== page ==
C. Ask Natalie to help you with the experiment. (Go to FOURTEEN)
NINE: You stay back after hours to complete the experiment. You’re ready to go. But you realize that someone has used up the last of a reagent you need and you won’t be able to order new stock or borrow any until tomorrow! But wait, what’s that – a tube of the reagent you so desperately need sitting on the counter with another group leader’s name on it.
A. Use the tube without permission. Duh. You’ll replace their precious reagent by next week and no one will be the wiser. (Go to 15)
B. Go home! You’ll do this experiment at an opportune moment after you’ve reordered the reagent. (Go to 10)
TEN: Ending: Aspirational at best.
You have failed to complete the “quick” side experiment your PI asked you to do. You realize now that it was a mistake to prioritize your own experiments you needed to complete to obtain your doctorate. You wait for the opportune moment to complete that last little small side experiment for the rest of your PhD candidature but it never comes. Day after day, you think to yourself “perhaps next week, I can slot it in.” Inevitably, something always comes up. Your PI inquires about the experiment several times and is confused why you haven’t gotten around to it yet. After all, it is such a quick experiment. You may have received your doctorate but you’ll always remember this experiment you failed to complete!
ELEVEN: Although it was an admirable endeavour to try to squeeze in this experiment instead of having lunch, you are quickly overwhelmed with a growing hanger. You’re light-headed, you’re angry, frustrated, your calculations are all over the place and you keep forgetting things. You’re overworked and hypoglycaemic.
What do you do?
A. Give up for now. It’s probably best to just fit this experiment in when you have time. Don’t push yourself. (Go to TEN)
B. Push on. You got this! (Go to SIXTEEN)
C. You’ve had enough. You tap out and tell your PI you won’t do the experiment. (Go to SEVEN)
TWELVE: You politely ask Natalie whether she would have time to complete the experiment for your PI. She replies with “Of course, I’d be happy to. But unfortunately, I am not familiar with that protocol. Could you show me how to do it?”
How do you respond?
A. “No, I don’t have time, figure it out yourself.” (Go to SIXTEEN)
B. “Yeah sure I’ll show you how to do it. Let’s do it together.” (Go to FOURTEEN)
C. “Don’t worry about it. I’ll do it myself.” (Go to TWO)
THIRTEEN: It turns out that Natalie doesn’t check her university email often, or ever. Your email is lost into a void. By the time you think to inquire about whether or not she received the email, Natalie’s internship period is up. Your PI asks you once again, whether it would be possible for you to squeeze in this experiment in your “in-between time”.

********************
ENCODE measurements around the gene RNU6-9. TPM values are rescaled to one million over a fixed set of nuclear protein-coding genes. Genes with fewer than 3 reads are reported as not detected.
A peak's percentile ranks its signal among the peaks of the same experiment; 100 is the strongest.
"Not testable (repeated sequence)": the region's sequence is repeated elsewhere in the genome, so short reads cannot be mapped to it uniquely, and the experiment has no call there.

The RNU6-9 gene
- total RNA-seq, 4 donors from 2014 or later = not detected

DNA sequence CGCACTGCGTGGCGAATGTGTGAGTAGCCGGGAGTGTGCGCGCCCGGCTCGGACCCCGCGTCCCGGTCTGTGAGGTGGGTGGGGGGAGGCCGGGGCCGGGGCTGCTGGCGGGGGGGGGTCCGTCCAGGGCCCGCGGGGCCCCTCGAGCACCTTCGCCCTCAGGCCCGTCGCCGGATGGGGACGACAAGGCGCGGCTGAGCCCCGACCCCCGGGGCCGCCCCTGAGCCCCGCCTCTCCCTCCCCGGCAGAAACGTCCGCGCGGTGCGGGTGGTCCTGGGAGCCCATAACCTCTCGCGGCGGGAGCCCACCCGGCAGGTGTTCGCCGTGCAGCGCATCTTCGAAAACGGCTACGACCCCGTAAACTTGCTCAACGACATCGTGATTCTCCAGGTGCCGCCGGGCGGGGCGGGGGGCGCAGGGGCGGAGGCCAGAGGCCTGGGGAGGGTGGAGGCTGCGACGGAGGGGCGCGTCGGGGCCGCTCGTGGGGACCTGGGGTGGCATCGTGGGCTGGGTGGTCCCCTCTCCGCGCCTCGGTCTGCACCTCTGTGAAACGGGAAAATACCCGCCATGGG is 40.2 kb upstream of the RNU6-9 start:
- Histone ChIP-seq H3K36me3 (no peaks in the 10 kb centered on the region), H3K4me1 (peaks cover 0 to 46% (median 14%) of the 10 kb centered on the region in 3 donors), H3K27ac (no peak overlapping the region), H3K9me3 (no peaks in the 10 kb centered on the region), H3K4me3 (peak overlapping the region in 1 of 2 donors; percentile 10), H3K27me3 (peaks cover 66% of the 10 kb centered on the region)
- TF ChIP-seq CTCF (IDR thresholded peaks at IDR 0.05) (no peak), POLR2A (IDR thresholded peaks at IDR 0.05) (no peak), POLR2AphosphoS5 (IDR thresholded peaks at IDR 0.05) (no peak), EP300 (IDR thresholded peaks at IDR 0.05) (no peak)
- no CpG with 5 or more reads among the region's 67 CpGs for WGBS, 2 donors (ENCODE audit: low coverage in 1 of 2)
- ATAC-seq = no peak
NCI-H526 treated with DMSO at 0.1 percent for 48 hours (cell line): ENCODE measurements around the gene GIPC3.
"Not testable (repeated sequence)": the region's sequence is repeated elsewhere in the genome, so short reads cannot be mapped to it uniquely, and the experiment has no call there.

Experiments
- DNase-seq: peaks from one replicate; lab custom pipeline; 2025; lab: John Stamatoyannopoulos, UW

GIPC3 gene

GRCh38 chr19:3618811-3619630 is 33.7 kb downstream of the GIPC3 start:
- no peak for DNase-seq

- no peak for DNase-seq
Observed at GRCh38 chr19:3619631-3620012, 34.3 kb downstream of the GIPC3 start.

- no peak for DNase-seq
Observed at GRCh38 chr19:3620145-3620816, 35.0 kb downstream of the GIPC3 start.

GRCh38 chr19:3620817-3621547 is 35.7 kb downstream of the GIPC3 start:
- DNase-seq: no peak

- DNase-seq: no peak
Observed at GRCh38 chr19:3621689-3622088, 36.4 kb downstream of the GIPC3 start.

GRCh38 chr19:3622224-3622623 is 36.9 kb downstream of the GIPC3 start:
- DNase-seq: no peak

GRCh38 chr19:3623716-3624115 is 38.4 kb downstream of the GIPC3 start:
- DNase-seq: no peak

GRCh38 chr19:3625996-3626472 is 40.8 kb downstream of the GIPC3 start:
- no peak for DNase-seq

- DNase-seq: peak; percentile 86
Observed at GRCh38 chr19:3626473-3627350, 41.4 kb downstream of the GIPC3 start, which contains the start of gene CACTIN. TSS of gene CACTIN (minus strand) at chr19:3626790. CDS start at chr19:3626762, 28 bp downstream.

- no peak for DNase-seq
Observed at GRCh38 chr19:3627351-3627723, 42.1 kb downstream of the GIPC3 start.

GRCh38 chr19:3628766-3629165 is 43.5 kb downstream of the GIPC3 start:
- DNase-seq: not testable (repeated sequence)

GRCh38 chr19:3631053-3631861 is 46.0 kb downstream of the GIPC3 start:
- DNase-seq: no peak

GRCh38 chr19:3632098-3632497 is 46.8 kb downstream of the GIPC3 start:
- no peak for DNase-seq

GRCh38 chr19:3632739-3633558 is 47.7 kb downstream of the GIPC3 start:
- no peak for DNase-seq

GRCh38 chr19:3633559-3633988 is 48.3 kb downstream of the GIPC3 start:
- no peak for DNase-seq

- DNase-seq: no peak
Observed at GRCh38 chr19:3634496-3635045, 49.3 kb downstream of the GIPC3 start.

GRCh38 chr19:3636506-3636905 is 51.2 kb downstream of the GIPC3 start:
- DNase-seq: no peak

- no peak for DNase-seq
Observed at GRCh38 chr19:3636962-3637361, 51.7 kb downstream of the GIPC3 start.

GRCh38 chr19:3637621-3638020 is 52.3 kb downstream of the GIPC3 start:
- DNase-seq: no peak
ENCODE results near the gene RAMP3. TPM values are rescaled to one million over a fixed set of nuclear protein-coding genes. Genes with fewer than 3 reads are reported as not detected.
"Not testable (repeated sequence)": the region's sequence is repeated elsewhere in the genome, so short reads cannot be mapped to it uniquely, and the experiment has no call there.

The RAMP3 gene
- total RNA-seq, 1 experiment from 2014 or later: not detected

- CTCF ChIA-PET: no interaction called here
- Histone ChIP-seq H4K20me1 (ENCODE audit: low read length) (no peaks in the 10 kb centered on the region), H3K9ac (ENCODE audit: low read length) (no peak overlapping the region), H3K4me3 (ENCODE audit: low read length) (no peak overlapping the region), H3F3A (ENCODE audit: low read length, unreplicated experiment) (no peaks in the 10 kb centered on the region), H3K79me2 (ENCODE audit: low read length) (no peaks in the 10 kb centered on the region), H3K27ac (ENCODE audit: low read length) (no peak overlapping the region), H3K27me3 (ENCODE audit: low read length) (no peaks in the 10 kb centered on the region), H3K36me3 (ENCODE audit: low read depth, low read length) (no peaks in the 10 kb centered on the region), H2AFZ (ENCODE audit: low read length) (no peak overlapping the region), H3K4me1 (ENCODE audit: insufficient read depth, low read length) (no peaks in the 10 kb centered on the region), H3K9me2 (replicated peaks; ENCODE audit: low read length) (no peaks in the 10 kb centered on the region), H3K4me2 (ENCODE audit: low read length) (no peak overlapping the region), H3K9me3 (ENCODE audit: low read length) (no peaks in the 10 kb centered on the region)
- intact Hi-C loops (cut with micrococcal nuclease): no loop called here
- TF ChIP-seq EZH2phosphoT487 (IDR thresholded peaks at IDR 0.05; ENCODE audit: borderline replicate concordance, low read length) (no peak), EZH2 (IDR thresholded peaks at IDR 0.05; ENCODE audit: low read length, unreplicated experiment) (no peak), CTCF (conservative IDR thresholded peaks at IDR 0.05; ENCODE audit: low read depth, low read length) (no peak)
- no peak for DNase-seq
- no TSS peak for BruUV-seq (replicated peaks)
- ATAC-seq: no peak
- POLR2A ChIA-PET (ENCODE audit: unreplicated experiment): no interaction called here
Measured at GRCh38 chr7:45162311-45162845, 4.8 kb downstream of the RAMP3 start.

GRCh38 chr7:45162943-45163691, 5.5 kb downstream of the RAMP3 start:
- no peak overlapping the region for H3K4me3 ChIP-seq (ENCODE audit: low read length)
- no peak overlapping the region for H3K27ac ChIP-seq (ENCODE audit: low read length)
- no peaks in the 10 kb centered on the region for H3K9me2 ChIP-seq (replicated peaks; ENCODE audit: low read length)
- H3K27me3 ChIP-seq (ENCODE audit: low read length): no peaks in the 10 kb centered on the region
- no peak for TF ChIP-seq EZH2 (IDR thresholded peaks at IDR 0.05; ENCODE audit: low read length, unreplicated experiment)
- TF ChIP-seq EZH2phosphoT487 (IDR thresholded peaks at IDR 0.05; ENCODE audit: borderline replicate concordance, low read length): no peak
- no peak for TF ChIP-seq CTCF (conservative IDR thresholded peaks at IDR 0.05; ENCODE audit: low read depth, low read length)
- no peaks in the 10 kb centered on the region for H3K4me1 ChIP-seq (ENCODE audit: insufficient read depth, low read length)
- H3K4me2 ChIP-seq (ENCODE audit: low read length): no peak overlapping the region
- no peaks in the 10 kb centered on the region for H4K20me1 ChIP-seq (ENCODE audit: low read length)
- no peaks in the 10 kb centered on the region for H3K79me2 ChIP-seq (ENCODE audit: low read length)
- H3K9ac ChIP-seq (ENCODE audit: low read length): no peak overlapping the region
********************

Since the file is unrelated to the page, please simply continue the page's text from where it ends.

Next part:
What do you say?
A. “Finnneeeeeeeee…” (go to TWO)
B. “Absolutely not.” (go to SEVEN)
FOURTEEN: Ending: With great sacrifice comes great reward!
Natalie is enthusiastic to help you out with the experiment, although she has never done anything similar before. To help you get the experiment done faster, you’ve decided it’s best to work together. After all, you’ll get the data you need, and Natalie will get a useful learning experience! You work through the protocol and explain as you go, step-by-step. Natalie’s going to be an expert in no time. Unfortunately, the added time it takes to explain everything takes longer than you anticipated and eats into the time you needed for your next planned experiment! Will you graduate on time? Who knows! But never mind that! You did it! You completed the quick side experiment and supervised the intern at the expense of your other much-needed data. Congratulations!
FIFTEEN: Ending: Congratulations! You’re a criminal now.
You’ve decided to risk it for the biscuit and use another lab’s reagent without permission. It’s the dead of night and no one is around. Without hesitation, you swipe the tube from your colleague’s freezer shelf and get to work. You feel a rush of excitement and naughtiness that you will never feel again in grad school, and the high is intoxicating. The experiment goes perfectly and by midnight, you’ve done it! You completed the quick side experiment, but you know in your heart that you’ve changed, and you’re not sure if it’s for the better.
SIXTEEN: Ending: Nice one! The lab’s on fire now.
You’re not really sure what happened but not only did you fail to complete the quick side experiment, but whether through your actions or inactions, the lab is now in flames. You’ve let yourself down. You’ve let your PI down. You’ve let Natalie the intern down. And most of all, you’ve let the fire department down.